How It Works


Solar power is reliable and powerful, but the technology behind it is actually quite simple. Here’s how it works:

How Sunshine Powers Your Home

Sunlight hits solar panels installed on a home, where it is harnessed as direct current (DC) electricity. The energy is then funneled to an inverter or micro-inverter, which converts it to AC power, which is what your home runs one. The AC electricity goes to your home’s main electrical service panel, where it is distributed to outlets through the home

The Net Metering Effect

A net meter keeps track of both the power your solar panels are generating and the electricity your home uses. Any solar power your home isn’t using is returned to grid. If at any time cloudy skies prevent your solar panels from generating the electricity your home needs, then you draw power from the grid. At the end of a billing cycle, you receive a credit for any excess net power your home sent to the grid. 

Solar Diagram



We wanted to breakdown the process of how solar energy works in the most simplistic of terms as we know potential customers will vary in the stages of research around solar.

Catching Sun Rays

Instead of stepping out and just enjoying the sun rays warm your face, wouldn’t it be great to know they’re generating your energy as well? The sunrays are where the solar process begins. The sun shines down onto our solar electric modules which collect the sunlight and begin converting that into energy.

Turning DC Energy Into AC Energy

After our solar electric modules have captured the sunlight our system will begin its process. The solar system will begin converting the sunlight into something called, “Direct Current” (you might hear people refer to this as “DC Energy”).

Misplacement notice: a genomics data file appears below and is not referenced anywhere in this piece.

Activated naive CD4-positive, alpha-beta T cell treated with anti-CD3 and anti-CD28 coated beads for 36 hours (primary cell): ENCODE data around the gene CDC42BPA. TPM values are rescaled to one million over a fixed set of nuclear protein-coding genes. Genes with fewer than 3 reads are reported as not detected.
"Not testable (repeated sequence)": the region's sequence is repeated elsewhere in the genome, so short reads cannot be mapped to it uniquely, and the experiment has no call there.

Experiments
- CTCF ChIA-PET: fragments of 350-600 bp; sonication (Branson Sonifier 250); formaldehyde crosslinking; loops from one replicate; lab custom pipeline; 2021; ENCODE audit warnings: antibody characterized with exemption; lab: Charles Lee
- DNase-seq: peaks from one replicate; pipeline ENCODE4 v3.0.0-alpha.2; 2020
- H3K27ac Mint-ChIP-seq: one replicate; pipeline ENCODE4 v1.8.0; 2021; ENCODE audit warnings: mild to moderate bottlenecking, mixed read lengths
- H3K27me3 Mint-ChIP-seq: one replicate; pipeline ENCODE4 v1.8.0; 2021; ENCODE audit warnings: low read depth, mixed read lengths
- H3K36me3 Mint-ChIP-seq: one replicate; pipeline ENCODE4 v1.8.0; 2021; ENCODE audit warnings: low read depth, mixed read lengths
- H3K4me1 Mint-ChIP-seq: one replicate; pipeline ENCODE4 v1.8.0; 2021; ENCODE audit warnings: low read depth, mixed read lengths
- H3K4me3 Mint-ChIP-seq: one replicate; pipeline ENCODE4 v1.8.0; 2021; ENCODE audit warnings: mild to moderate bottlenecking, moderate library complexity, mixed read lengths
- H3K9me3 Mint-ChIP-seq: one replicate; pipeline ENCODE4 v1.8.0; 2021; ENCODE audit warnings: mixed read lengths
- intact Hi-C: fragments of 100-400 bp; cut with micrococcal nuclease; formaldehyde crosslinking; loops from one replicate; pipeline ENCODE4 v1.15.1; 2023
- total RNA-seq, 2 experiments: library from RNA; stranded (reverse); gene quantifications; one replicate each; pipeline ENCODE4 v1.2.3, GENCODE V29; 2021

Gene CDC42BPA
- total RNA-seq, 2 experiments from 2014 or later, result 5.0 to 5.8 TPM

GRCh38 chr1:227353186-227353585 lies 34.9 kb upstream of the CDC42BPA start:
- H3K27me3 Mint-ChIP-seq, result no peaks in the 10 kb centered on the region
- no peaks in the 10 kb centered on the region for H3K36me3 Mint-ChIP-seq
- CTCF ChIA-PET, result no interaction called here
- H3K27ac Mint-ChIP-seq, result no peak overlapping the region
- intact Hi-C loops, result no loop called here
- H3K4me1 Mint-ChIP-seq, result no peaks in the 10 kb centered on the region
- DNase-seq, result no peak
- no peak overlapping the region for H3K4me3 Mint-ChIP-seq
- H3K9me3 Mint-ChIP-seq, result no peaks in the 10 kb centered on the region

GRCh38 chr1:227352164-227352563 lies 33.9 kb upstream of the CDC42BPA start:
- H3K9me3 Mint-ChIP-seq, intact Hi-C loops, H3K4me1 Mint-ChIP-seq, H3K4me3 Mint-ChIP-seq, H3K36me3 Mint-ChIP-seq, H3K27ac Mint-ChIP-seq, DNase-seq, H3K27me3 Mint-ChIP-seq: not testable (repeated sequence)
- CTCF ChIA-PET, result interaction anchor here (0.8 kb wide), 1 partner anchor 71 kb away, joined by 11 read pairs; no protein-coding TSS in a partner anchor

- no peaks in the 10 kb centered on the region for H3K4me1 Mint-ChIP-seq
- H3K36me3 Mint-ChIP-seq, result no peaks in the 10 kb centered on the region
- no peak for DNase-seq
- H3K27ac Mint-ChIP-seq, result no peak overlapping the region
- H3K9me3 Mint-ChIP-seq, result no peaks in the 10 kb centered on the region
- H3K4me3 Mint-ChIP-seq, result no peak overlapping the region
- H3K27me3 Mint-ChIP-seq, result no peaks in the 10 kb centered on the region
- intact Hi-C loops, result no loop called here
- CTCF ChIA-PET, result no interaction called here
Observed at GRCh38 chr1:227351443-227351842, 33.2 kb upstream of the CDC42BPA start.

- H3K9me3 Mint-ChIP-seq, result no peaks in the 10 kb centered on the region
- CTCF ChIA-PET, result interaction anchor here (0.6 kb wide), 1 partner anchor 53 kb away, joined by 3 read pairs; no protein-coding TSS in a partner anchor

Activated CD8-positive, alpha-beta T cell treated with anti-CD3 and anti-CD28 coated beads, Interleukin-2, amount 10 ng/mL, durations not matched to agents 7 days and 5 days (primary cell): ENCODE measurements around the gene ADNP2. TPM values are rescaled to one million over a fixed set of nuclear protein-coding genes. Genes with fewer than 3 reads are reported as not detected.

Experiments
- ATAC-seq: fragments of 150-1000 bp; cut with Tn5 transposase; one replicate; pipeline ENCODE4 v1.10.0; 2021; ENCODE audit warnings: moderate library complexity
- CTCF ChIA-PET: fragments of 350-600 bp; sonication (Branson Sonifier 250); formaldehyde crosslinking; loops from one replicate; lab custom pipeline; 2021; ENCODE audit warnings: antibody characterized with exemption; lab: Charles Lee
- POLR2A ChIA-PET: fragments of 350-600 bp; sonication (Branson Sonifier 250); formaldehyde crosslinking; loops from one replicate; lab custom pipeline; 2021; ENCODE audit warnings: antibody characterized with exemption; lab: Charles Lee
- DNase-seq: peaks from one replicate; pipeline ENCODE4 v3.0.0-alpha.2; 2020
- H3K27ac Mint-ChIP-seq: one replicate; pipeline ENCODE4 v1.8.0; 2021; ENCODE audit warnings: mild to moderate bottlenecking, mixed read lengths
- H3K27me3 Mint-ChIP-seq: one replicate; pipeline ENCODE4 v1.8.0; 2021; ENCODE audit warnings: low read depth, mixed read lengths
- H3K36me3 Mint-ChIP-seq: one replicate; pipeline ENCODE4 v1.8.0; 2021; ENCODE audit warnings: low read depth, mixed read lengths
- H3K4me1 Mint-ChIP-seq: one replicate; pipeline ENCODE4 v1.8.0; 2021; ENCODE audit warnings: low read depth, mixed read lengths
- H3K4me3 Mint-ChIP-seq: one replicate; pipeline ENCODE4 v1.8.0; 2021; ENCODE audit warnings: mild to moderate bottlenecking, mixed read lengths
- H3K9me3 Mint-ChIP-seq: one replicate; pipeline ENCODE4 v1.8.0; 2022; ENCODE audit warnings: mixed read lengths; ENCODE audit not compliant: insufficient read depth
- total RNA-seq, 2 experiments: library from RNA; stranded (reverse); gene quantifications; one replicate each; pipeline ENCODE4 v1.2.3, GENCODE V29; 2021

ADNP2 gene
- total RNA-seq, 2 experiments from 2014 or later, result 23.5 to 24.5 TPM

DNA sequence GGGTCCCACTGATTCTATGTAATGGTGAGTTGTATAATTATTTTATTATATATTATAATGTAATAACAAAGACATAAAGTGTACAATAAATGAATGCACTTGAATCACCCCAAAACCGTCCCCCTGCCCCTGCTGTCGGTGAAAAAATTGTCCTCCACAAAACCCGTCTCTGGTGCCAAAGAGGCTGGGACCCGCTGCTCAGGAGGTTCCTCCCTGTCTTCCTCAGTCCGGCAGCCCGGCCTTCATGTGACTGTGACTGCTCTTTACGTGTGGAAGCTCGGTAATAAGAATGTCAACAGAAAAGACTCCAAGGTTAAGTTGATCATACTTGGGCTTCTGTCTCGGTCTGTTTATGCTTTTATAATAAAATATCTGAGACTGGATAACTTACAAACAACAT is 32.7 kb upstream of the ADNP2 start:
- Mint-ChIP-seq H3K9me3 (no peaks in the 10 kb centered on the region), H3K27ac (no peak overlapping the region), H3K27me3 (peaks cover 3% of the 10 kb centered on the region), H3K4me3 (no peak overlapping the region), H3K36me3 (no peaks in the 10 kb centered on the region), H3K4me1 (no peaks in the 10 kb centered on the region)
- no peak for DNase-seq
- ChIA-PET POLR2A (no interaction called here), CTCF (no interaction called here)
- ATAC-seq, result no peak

That DC Energy is then routed through an inverter which then turns that into “alternating current”. Inverters are a key part of the solar system’s process to making DC energy usable for the home – alternating current (AC). The biggest difference from DC and AC is the flow of electrons. The inverter will cause the electrons to move in multiple directions, whereas at the DC level they only flow one direction.

What Happens with Excess Energy Produced?

Let’s say that one month your new solar energy system has converted and created more AC energy than its used. What happens then? The Lifetime Solar system will then push that excess energy back into the main energy grid and you’ll be eligible for potential rebates. So when the snowy and cloudy Denver weather hits, you can use that excess energy. If you don’t ever have a need to use it though, you might actually get paid by the utility company for the extra energy you’ve provided to the grid.